Tag Archives: Péter Németh

Botka’s formal introduction as MSZP’s candidate for Hungary’s new prime minister

Two days have gone by since László Botka, mayor of Szeged and MSZP’s candidate for the premiership, delivered a fifty-minute speech which has since received mixed reviews. The most quoted part of the speech was a frontal attack on Ferenc Gyurcsány as an impediment to electoral victory. Not even the socialists seem to be entirely happy with Botka’s attack, especially since Botka’s party is in the midst of negotiations with the other democratic opposition parties, including the largest among them, Gyurcsány’s Demokratikus Koalíció. After the speech Lajos Bokros, former minister of finance and chairman of Modern Magyarország Mozgalom Párt (MoMa), withdrew from the negotiation process while Párbeszéd accused Botka of lifting one of its signature programs, the introduction of a guaranteed basic income.

The speech, both in content and in delivery, began well enough, but after about ten minutes Botka lost some of his early eloquence. The speech deteriorated at times into a hurried laundry list.

In his editorial Péter Németh, editor-in-chief of Népszava, while noting that the speech could be considered an ideological shift for MSZP, said that most commentators paid little attention to the socialists’ turn leftward and concentrated only on the vicious assault against the former prime minister. After this speech, he said, MSZP must make clear what the party’s intentions are. Does Botka’s speech mean the discontinuation of the negotiations? Has MSZP opted to confront Fidesz alone in 2018? It’s time to decide. Index’s Szabolcs Dull shares Németh’s opinion that “we will most remember [Botka’s speech] as an event at which Botka publicly assailed Ferenc Gyurcsány.”

Since the transcript of the speech is available, I can quote some of the more controversial passages verbatim. The reader must keep in mind that László Botka has been an MSZP politician for 23 years. With the exception of the 1998-2002 period, he was a member of parliament between 1994 and 2010. He has been mayor of Szeged since 2002. Therefore, one must take with a grain of salt that Botka bears no responsibility whatsoever for “the missteps committed by the left-liberal governments, especially between 2002 and 2010.” And he continues: “Those who lied into the eyes of the electorate are liabilities for the left and they therefore should decamp…. In Hungary consolidation and peace will come only when the two most divisive politicians in the country, the beloved and/or hated icons, at last leave the sanctuary of politics.” Gyurcsány’s reaction to this assault was muted: “The voters will decide who has a place in the democratic public life of Hungary. I, as a voter, would give a place to Botka also. Moreover, I wish him much success.”

Watching the video taken at the event, I came to the conclusion that there was a divide when it came to Botka’s attack. There are those, like István Ujhelyi, MSZP member of the European Parliament, who believe that cooperation with the other parties will materialize despite Botka’s outburst. I saw István Hiller sitting rather stone faced without applauding. I assume those who are enthusiastic about Botka’s strong language think that the leadership of DK will tell their chairman to go and fly a kite and will merrily cooperate with MSZP and Botka. But “others are less optimistic as far as electoral cooperation is concerned.” They are seriously worried that this speech might end all negotiation between MSZP and DK, which may result in a devastating loss for the democratic parties on the left. Jobbik was not far off when the party claimed that “it became clear that László Botka, MSZP candidate for the premiership, and MSZP don’t want to defeat Prime Minister Viktor Orbán but Ferenc Gyurcsány, chairman of the Demokratikus Koalíció.” Botka bet everything on a single card. His hope seems to be that his strong speech will whip up such enthusiasm for the socialist party that it will be able to beat the forces of Fidesz and Jobbik singlehanded. Suddenly, the opinion polls will show an incredible shift in popularity for the party and, as a result, it will draw those one million undecided voters Botka referred to in his speech in addition to the loyal DK voters who will see the light and switch their votes to the revitalized socialist party.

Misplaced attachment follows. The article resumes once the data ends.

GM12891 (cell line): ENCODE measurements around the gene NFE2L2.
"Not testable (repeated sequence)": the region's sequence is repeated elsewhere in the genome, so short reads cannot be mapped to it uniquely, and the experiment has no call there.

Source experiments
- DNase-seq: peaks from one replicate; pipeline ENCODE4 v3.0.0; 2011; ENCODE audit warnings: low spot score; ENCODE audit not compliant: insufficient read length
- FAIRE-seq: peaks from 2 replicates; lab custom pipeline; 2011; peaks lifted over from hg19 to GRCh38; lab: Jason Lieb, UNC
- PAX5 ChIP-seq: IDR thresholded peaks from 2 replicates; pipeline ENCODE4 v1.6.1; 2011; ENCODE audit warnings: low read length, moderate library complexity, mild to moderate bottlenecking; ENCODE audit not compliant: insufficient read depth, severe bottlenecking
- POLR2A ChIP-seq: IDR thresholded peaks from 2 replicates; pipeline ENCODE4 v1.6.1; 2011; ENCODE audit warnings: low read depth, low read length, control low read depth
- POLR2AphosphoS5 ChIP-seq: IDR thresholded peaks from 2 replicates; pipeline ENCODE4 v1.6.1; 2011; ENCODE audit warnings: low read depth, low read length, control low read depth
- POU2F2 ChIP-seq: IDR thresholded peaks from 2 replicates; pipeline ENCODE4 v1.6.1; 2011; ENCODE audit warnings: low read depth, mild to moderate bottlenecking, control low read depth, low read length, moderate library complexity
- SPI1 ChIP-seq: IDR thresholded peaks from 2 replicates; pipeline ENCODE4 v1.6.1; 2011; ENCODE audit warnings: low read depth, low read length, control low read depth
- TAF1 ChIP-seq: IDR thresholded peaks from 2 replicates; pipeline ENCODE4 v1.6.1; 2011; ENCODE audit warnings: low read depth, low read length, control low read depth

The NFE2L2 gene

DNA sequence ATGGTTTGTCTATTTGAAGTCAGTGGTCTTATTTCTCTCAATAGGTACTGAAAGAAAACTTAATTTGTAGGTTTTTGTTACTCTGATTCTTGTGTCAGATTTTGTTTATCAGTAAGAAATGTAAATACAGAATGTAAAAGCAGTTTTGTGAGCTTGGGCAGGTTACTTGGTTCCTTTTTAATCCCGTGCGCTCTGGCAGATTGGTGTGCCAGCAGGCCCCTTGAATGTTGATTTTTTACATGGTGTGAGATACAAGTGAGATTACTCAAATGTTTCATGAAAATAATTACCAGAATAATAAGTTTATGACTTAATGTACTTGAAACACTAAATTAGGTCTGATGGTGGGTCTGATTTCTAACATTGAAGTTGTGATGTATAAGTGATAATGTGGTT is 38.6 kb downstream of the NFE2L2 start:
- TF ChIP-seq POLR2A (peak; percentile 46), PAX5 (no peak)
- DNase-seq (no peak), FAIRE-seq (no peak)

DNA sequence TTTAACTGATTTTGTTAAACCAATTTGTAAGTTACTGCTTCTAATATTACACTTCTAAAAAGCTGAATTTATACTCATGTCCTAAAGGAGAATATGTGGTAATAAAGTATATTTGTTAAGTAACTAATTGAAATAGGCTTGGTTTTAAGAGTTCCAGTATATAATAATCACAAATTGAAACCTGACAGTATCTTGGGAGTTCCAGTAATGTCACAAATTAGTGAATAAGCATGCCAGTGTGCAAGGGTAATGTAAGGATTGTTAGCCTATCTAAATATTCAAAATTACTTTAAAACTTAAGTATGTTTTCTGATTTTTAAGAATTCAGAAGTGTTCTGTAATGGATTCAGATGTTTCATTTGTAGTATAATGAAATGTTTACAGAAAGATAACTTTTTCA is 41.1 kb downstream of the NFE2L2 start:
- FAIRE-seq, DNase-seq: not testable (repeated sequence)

Of course, anything is possible, perhaps even this scenario, but it is not very likely. Only a joint anti-Orbán force has any chance of removing the present government from power. Moreover, I have been convinced for some time that most commentators and politicians don’t study the polls that could give us direct or indirect clues about the political attitudes of the electorate carefully enough. For instance, the Závecz poll’s findings that about 75% of the electorate would not vote for a ticket that had Gyurcsány’s name on the list is misleading because it also includes millions of Fidesz and Jobbik voters who would not vote for a left-wing party or parties no matter what. The same is true of the undecided voters. When Závecz came out with its finding that for half of the undecided voters Gyurcsány’s presence would make a difference, the assumption was that all these people would vote for the left. But, of course, this is not the case. Therefore, this whole Závecz report, on which many people on the left rely, is totally useless as a guide for future action. I’m convinced that most people who want to get rid of Orbán don’t give a hoot whether Gyurcsány’s name is on the list or not–as long as it’s not at the top of the list.

The government press is naturally delighted. Magyar Idők’s headline reads: “László Botka: Gyurcsány is a burden on the left.” However, Tamás Lánczi, a a right-wing political scientist and the new editor-in-chief of Figyelő, gave a surprisingly objective assessment of the speech in an interview on Inforádió. In his opinion, the speech contained many significant elements, but Botka’s attacks shifted attention away from its essence. It might be the case that the candidate for the premiership has to show strength, but “we know from various surveys and research papers that the voters of MSZP and DK readily cross-vote. The voters of the two parties don’t look upon each other as enemies, and therefore there is the possibility of cooperation.”

I must say I have to agree with the young Lánczi. Where I disagree with him is in his description of Botka’s speech as populist. I’m afraid Lánczi doesn’t know the true meaning of the word. Let me quote Jan-Werner Müller, who just published the highly acclaimed book What is Populism? A few days ago an interview appeared with Müller in Bloomberg titled “Why Donald Trump Really Is a Populist.” Müller said: “Not everyone who criticizes elites is automatically a populist. Rather, populists always claim that they—and they alone—properly represent the people or what they frequently call ‘the real people’ or the ‘silent majority.’”